While lumber dealers across the country face challenges brought on by a shortage of staff members, Alex McGehee of Anchor Lumber in Silvis, Illinois has an interesting perspective: Maybe it’s not only the younger generation of incoming workers who need training… it’s probably the managers as well.
Many LBM dealers in Alex’s peer group—60-something years old, multigenerational business owners—are operating their yards by the same code ingrained in them 40 years ago. “We were brought up through this business by a different breed of managers,” he says. “When I was a kid, things were different. The people I was working for were far different than the people my age now. I don’t think we’re paying as much attention as we should to what the newer generation wants out of a career.”
As far as Alex is concerned, labor challenges aren’t anything new. The industry has been searching for a solution for 20 years, he says. Alex isn’t claiming to have the answers to everyone’s labor issues, but he does know what works for his family-owned company.
“I think that people my age need to be better at embracing young people and encouraging them, showing them, and allowing them to be successful in our business. I think that we were a little slow in doing that. We’ve identified it now, but we were slow in doing it.”
Having a son in the business has opened his eyes to the generation gap, he says, and he is grateful for the way his son sees the business differently than he does.
“Our industry and business’s survival are going to depend on management being aware of these differences and embracing the younger generation,” he says. “I’ve watched some of the younger people in our business who are successful, and they don’t do it exactly the way I do it, but they’re being successful. Us older guys, we have to be a little more open minded. People are different now than I was in my 20s. My dad probably struggled with those same concepts, but was really good at standing back, not saying anything, and letting me do it my way. I didn’t get advice from him unless I asked for it. If I was about to make a mistake, he’d let me do it and know I’d learn from it.”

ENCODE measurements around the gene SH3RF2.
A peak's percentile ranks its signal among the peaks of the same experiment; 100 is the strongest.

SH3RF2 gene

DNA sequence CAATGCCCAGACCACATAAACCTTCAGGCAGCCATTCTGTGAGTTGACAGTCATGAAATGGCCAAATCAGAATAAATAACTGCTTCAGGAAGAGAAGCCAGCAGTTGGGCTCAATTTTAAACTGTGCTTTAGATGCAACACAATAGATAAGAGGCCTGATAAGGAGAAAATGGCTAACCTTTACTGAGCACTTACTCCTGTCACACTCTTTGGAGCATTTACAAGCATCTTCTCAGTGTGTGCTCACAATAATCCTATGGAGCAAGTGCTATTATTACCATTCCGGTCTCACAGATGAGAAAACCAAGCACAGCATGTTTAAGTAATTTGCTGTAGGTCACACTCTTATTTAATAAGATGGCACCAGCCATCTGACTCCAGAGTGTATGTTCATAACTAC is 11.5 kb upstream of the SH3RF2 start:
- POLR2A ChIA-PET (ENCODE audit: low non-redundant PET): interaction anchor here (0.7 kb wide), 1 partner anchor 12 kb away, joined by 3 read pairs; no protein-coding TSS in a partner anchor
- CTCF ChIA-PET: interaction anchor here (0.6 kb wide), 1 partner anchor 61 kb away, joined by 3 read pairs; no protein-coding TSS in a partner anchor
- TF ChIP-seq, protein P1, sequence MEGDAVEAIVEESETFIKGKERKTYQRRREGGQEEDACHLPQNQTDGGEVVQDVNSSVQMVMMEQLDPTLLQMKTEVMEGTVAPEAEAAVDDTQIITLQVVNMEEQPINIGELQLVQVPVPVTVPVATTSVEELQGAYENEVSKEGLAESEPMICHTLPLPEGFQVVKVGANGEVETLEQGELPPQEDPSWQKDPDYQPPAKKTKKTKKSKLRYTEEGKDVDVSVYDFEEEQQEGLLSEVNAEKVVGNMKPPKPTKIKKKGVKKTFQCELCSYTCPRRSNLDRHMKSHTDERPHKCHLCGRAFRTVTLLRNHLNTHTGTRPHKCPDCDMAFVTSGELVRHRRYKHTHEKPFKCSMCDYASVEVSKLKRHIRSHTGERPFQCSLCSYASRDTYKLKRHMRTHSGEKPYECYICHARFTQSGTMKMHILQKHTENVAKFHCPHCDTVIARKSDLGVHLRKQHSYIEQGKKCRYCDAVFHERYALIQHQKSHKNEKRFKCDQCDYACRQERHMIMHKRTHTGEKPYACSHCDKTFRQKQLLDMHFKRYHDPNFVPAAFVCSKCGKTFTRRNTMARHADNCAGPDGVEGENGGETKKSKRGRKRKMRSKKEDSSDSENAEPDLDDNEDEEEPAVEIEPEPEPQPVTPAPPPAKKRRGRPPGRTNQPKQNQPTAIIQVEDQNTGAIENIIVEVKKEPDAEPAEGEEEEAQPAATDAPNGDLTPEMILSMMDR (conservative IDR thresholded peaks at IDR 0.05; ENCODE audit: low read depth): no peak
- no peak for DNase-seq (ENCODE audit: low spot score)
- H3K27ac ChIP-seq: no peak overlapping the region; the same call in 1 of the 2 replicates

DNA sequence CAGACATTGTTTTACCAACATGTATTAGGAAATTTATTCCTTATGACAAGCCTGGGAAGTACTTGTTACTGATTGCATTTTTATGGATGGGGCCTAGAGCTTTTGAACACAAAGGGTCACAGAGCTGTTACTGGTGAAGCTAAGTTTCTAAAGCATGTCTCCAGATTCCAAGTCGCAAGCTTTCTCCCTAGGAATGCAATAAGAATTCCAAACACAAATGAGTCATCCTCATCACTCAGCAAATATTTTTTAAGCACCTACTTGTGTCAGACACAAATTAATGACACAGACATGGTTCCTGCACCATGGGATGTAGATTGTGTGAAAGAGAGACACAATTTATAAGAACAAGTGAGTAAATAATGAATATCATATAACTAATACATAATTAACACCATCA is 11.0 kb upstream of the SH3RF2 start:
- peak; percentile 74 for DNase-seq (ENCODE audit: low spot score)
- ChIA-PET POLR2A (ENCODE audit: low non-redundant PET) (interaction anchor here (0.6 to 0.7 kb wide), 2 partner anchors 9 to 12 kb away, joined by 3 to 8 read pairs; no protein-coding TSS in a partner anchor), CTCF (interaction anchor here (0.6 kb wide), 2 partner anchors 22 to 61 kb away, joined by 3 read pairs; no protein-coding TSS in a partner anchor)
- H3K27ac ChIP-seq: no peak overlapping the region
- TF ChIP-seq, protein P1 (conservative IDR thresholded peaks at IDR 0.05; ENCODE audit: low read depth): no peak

Alex’s father was still in high school when he started in the building trades. Allen McGehee started building houses in high school, taking on a couple each summer all the way through college. Based in Silvis, Allen eventually purchased and warehoused more and more supplies for his burgeoning construction business. As sometimes happens in small towns when one builder has a lot of inventory and others are looking to buy, a lumberyard is opened. So, in 1971 Allen McGehee got out of the building business to focus on running the lumberyard full time.
The rest, as Alex says, is history. As far back as he can remember, Alex wanted to work with his dad in the lumberyard. When he got out of college in 1981, he did exactly that, working alongside his father until buying him out.
“All of my youngest memories are at the family business I grew up in,” Alex says. “I never really thought about doing anything else.”
Growing up working for his father, Alex had every possible job available at the company. He says it was all great training while he worked for the family business all through high school and college.
When Allen McGehee passed away in May at the age of 87, it was an opportunity to reflect on how far the company has come since its founding in 1962—and to understand and appreciate how they’ve stayed true to their vision and remained rooted in the qualities that have helped them succeed. His father’s foundation of providing quality products and outstanding service remains the focus for Alex and his team—and it’s the primary reason the company has grown to be the community anchor it is today.